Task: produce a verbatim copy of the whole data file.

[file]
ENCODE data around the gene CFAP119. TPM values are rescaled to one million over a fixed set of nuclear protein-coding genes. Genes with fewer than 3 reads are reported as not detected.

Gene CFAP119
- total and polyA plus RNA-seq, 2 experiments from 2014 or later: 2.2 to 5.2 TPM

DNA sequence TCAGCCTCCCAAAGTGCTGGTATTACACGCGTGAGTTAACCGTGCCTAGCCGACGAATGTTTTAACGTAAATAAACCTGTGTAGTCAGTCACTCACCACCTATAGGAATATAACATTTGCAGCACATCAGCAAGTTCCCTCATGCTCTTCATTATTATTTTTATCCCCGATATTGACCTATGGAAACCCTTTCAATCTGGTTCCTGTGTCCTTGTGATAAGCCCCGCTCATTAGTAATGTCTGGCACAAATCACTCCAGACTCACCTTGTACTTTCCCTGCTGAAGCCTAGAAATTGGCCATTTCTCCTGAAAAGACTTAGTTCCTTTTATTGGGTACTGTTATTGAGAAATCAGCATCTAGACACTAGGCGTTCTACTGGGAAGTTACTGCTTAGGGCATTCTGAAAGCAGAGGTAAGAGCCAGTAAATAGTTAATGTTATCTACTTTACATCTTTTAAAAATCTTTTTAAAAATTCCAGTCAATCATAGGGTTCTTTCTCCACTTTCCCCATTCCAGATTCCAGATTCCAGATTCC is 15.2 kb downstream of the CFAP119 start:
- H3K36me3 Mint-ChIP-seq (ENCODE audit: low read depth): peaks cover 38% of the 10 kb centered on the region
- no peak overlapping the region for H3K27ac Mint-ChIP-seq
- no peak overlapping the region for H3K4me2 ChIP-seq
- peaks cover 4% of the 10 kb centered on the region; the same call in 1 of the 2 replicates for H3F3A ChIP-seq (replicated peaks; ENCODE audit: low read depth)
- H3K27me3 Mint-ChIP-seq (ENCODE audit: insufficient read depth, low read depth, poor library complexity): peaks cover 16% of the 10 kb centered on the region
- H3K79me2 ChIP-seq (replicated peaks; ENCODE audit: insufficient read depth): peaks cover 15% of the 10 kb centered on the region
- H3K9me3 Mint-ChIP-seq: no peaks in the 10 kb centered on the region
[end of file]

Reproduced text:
ENCODE data around the gene CFAP119. TPM values are rescaled to one million over a fixed set of nuclear protein-coding genes. Genes with fewer than 3 reads are reported as not detected.

Gene CFAP119
- total and polyA plus RNA-seq, 2 experiments from 2014 or later: 2.2 to 5.2 TPM

DNA sequence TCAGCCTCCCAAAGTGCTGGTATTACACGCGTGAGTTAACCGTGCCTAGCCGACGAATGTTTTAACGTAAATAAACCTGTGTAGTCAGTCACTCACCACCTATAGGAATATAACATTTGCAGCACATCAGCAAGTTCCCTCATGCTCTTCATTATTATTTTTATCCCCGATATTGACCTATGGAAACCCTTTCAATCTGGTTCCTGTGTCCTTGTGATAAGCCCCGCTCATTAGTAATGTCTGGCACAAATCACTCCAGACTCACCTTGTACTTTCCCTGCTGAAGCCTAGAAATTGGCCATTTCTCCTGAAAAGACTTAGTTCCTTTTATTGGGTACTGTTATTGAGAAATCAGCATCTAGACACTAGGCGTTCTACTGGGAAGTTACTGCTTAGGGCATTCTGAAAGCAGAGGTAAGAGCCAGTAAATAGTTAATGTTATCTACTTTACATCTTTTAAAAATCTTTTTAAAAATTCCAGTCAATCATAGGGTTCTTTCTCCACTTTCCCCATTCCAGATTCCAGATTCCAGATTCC is 15.2 kb downstream of the CFAP119 start:
- H3K36me3 Mint-ChIP-seq (ENCODE audit: low read depth): peaks cover 38% of the 10 kb centered on the region
- no peak overlapping the region for H3K27ac Mint-ChIP-seq
- no peak overlapping the region for H3K4me2 ChIP-seq
- peaks cover 4% of the 10 kb centered on the region; the same call in 1 of the 2 replicates for H3F3A ChIP-seq (replicated peaks; ENCODE audit: low read depth)
- H3K27me3 Mint-ChIP-seq (ENCODE audit: insufficient read depth, low read depth, poor library complexity): peaks cover 16% of the 10 kb centered on the region
- H3K79me2 ChIP-seq (replicated peaks; ENCODE audit: insufficient read depth): peaks cover 15% of the 10 kb centered on the region
- H3K9me3 Mint-ChIP-seq: no peaks in the 10 kb centered on the region